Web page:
Dr. Know: December 2015

Christmas traditions, sidewalks, and Carl Lindner.
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Illustration by Lars Leetaru

I’m so glad Cincinnati brought back some of its Christmas traditions that had almost gone extinct: the CG&E trains, the Shillito’s elves, etc. Are there any local holiday customs that disappeared forever?
—DAZE OF YORE

Dear Daze:
We must cynically point out that our warmly remembered “traditions” were created by corporations to attract shoppers. And it was ever thus: In 1887, Mabley & Carew was first in Cincinnati to book an appearance by Santa Claus himself. This was immediately cloned at competing stores, spawning generations of Awkward Family Photos. Let us rejoice that no tradition grew from Santa’s visit to Bell, Miller & Co. dry goods at Sixth and Race: “See Living Human Head on exhibition at 11 a.m. and 3 p.m. daily in our Toy Department!”

A tradition almost got going when Cincinnati hosted the Dresden Boys’ Choir in 1935. Radio stations aired the choir’s Christmas performances from Dresden in subsequent years, and the boys came to town again in 1938. To understand why these shows suddenly stopped, download some Kurt Vonnegut to your Kindle.

Here’s one old tradition that Cincinnati does not miss: mammoth, out-of-control fires. Several blocks of downtown became a giant Yule log on Christmas Day 1888, and again in 1889. A Cumminsville house that didn’t completely burn down for Christmas 1902 tried again on its first anniversary. Cincinnati’s “Shoe District Fire” of 1910 ignited just before Christmas, roasted chestnuts almost until New Year’s Eve, and was upstaged a few days later when the Chamber of Commerce building burned to the ground. God bless us, everyone!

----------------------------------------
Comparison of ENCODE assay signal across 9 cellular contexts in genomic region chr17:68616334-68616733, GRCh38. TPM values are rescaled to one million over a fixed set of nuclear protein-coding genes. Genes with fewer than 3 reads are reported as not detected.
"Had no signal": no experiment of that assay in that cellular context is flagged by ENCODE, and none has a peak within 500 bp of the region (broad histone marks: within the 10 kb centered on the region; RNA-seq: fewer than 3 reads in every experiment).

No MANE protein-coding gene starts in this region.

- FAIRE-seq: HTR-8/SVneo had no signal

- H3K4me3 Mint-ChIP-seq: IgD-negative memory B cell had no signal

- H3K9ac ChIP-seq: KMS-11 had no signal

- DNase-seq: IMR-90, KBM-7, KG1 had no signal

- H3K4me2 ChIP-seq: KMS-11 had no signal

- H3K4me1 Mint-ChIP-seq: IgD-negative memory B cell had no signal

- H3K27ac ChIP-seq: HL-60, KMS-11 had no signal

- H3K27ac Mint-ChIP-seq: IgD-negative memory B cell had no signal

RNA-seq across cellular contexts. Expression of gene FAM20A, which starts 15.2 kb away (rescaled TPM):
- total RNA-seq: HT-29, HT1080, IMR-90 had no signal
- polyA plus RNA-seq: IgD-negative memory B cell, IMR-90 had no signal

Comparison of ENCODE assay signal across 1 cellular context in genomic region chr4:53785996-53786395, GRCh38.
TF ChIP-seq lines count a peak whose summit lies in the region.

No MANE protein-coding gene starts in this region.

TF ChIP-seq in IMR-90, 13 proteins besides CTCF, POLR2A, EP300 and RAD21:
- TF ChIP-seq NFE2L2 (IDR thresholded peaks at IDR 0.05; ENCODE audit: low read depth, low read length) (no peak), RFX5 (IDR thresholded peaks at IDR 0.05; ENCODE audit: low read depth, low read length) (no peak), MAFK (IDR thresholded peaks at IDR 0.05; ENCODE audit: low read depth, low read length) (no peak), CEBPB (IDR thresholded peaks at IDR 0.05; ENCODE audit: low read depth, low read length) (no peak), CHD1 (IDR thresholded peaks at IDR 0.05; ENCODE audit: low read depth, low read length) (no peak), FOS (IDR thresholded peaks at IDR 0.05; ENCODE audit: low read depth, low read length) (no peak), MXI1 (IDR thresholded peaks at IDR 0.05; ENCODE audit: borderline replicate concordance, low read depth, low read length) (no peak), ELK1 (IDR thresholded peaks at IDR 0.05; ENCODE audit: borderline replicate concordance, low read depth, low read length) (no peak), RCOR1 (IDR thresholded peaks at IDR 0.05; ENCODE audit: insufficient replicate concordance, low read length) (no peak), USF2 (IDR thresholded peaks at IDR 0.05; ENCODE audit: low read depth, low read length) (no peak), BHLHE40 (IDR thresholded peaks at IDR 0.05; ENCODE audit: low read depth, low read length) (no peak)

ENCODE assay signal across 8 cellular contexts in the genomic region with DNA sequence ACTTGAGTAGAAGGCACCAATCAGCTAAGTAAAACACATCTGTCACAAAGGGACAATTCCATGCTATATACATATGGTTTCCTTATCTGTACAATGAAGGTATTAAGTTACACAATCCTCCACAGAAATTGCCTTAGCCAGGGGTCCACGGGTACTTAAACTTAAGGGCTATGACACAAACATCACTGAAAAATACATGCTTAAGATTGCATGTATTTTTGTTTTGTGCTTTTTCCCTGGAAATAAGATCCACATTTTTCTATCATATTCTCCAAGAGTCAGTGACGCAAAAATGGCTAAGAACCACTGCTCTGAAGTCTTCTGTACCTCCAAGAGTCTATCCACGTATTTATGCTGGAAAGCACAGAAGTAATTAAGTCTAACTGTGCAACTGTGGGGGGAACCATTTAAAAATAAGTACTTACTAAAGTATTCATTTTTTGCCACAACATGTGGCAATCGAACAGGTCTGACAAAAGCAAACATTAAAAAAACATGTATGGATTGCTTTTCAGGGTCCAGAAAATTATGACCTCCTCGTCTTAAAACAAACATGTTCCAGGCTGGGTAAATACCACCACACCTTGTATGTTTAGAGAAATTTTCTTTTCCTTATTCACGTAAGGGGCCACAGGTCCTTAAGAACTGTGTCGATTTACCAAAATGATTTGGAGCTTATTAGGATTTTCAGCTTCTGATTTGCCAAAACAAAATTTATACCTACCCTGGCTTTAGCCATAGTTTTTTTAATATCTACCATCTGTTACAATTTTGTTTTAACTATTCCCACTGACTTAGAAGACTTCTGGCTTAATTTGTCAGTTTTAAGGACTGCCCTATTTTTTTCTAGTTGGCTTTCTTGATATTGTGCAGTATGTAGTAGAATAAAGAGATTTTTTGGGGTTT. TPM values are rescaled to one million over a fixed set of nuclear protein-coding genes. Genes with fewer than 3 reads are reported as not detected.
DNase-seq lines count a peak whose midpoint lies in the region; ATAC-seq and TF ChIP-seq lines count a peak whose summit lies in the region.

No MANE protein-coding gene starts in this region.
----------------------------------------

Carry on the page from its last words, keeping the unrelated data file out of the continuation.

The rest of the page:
I live in Amberley Village, where many Orthodox Jews also live. On Rosh Hashanah, I saw families walking to synagogue in large groups, including kids, and it looked a bit unsafe to me. Many Amberley streets don’t have sidewalks, forcing residents to walk to temple on wet, slippery grass or in traffic. Shouldn’t there be some police support during these events?
—GOY VEY

Dear Vey:
The Doctor will answer your question with a question, just like a learned and slightly passive-aggressive rabbi: So every weekend you’re cooped up, binge-watching Hulu? You never noticed these families until recently? You should get out more.

Relax already, and don’t worry about safety; all those Jewish mothers are worrying for you. The Jewish Federation of Cincinnati and township police have partnered to erect numerous signs throughout these neighborhoods alerting motorists to the routine foot traffic. They’ve also distributed reflective outerwear for those who walk home after dark.

Many Gentiles wonder why driving a car on the Sabbath is considered “creative labor.” Power steering and talking maps, this is work? Officially, yes: making a spark plug spark means you’re kindling a fire, an explicit Shabbat prohibition. Ergo, holidays like Rosh Hashanah tend to generate clusters of pedestrians in the Orthodox communities of Amberley Village, Golf Manor, and elsewhere. Rabbi Ezra Goldschmiedt of Amberley’s Congregation Sha’arei Torah says that in addition to township support, he and his colleagues regularly remind congregants to walk facing traffic, keep an eye on the kids, and only cross at the crosswalks. (Don’t dwell on the word cross.)


Where is Carl Lindner buried? I promise I’m not some crazed body snatcher. It was just something I wondered one day, and the more I searched online and found nothing, the more I wanted to know. Is there an actual effort to keep it unknown?
—GREAT AMERICAN

Dear Great:
There are probably more places in this town sporting Carl Lindner’s name than there are locations of United Dairy Farmers. A guy with a bank account so big he bought his own bank, Lindner was famous for donating huge chunks of his fortune to local charities and causes. He was famous for buying and selling icons like the Reds and Chiquita Banana. He was famous for aggressively supporting conservative causes. Ironically, he was also famous for being allergic to fame. Donald Trump he was not.

Information about the ultimate display of his name—his tombstone—has not been made public. Lindner’s hometown of Norwood hosted a well-attended parade the day of his funeral in 2011, but the funeral/burial itself was private and unpublicized. A determined sleuth could probably unearth the piece of earth you seek. The Doctor has been provided reliable sources, but for the first time in this column, he stands down. Lindner gave us much; let’s give him this. Salute him during your next 32-ounce chocolate malt.

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